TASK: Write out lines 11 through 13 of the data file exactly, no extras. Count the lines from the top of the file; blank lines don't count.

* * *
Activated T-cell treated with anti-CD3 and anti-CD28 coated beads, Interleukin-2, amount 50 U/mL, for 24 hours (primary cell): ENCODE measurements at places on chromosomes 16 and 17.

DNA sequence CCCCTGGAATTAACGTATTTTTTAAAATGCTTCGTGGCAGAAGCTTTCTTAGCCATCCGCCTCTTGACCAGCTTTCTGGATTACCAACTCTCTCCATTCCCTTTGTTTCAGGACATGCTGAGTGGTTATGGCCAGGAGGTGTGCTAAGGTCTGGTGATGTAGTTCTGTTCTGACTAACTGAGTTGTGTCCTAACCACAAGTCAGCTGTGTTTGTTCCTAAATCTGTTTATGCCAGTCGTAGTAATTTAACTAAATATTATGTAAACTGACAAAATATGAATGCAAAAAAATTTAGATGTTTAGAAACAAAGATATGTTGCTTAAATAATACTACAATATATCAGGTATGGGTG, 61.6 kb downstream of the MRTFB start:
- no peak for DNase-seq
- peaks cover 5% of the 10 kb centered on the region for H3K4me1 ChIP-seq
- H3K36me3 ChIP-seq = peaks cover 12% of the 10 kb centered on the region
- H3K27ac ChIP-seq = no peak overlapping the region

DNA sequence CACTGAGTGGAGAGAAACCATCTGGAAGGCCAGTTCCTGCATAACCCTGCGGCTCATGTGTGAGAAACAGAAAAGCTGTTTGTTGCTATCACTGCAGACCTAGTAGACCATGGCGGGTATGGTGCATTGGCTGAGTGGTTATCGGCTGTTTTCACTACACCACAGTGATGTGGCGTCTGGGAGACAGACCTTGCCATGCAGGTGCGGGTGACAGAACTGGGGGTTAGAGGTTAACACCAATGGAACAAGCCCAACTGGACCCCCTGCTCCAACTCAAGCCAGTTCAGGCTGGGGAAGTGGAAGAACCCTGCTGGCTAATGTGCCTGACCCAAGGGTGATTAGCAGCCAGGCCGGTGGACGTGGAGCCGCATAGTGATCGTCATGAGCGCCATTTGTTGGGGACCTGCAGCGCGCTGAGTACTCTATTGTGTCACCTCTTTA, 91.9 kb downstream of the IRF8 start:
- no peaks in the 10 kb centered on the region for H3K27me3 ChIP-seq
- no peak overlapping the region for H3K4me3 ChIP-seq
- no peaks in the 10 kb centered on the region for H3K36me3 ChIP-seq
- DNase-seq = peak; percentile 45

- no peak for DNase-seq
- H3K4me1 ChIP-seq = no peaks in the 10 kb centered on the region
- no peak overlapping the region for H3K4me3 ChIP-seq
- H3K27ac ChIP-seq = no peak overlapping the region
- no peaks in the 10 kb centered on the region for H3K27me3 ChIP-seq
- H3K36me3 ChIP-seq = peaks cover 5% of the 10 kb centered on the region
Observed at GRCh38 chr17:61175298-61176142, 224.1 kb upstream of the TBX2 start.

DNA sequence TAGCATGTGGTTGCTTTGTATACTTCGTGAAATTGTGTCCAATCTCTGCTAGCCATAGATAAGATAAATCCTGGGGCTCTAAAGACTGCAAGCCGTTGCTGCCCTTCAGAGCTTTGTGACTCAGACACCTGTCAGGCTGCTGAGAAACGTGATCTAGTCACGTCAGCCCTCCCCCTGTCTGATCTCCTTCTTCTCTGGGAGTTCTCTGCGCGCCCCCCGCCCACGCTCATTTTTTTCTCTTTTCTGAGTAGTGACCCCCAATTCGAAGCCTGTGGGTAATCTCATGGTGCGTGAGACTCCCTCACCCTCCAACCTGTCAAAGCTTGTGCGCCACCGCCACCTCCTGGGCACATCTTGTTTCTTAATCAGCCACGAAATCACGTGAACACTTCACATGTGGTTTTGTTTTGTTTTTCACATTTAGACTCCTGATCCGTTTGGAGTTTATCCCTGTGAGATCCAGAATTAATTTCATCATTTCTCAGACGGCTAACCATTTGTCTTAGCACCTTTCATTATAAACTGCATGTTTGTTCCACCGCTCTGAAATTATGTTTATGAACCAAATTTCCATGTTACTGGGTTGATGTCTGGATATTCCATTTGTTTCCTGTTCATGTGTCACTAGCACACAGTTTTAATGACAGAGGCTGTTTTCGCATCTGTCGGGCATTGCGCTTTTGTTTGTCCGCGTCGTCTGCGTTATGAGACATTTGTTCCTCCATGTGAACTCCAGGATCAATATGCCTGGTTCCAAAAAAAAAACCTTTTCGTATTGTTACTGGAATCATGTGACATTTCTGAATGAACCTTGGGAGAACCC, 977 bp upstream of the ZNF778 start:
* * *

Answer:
- DNase-seq = peak; percentile 45

- no peak for DNase-seq
- H3K4me1 ChIP-seq = no peaks in the 10 kb centered on the region